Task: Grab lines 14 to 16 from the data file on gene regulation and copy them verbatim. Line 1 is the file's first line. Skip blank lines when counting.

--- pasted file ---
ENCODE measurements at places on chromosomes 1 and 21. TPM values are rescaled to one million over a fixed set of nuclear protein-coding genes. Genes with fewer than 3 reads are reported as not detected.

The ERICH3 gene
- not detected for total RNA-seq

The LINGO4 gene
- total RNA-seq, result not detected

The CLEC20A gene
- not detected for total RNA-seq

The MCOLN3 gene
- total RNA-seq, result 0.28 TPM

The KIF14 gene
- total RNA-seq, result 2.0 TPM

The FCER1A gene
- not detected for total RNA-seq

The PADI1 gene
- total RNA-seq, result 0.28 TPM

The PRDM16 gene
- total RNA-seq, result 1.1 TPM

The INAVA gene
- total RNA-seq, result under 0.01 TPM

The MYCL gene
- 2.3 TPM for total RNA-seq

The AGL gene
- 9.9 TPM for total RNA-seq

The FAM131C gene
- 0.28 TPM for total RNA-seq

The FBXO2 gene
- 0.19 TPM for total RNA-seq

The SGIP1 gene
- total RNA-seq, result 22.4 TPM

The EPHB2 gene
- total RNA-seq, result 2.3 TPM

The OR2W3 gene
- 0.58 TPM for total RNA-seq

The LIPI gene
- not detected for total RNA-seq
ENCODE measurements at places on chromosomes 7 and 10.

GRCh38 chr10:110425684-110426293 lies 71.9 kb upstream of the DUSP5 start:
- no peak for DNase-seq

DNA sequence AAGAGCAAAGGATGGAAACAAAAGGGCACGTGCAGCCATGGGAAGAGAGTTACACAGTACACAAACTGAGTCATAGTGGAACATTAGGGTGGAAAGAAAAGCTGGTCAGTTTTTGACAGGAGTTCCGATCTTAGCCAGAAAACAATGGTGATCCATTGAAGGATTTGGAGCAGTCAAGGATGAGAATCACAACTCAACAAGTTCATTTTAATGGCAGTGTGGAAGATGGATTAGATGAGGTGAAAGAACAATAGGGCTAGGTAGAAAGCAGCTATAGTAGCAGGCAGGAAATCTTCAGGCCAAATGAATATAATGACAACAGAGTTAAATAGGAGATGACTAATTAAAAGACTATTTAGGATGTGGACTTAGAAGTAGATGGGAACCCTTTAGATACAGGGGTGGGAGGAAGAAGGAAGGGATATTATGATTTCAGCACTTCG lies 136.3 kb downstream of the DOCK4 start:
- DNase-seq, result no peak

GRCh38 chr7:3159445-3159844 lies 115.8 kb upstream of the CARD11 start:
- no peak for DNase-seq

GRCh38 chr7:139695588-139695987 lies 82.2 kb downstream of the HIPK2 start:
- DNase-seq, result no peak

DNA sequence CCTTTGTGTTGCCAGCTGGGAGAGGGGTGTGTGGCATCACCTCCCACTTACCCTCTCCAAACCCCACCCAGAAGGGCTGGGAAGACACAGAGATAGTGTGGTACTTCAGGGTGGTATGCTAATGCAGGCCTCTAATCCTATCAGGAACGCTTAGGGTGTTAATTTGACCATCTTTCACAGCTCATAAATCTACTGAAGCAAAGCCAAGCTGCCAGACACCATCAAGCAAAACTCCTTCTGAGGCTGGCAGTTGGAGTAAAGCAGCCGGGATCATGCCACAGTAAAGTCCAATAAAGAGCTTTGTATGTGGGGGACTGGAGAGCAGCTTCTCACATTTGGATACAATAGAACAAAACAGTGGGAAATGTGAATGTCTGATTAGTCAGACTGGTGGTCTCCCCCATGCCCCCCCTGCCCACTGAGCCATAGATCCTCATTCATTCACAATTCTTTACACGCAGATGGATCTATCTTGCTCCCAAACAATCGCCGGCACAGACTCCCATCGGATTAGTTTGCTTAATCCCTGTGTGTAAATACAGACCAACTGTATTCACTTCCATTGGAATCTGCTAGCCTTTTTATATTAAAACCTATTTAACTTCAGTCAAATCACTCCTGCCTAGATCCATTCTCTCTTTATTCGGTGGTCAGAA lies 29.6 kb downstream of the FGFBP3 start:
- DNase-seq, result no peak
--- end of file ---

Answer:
The PADI1 gene
- total RNA-seq, result 0.28 TPM

The PRDM16 gene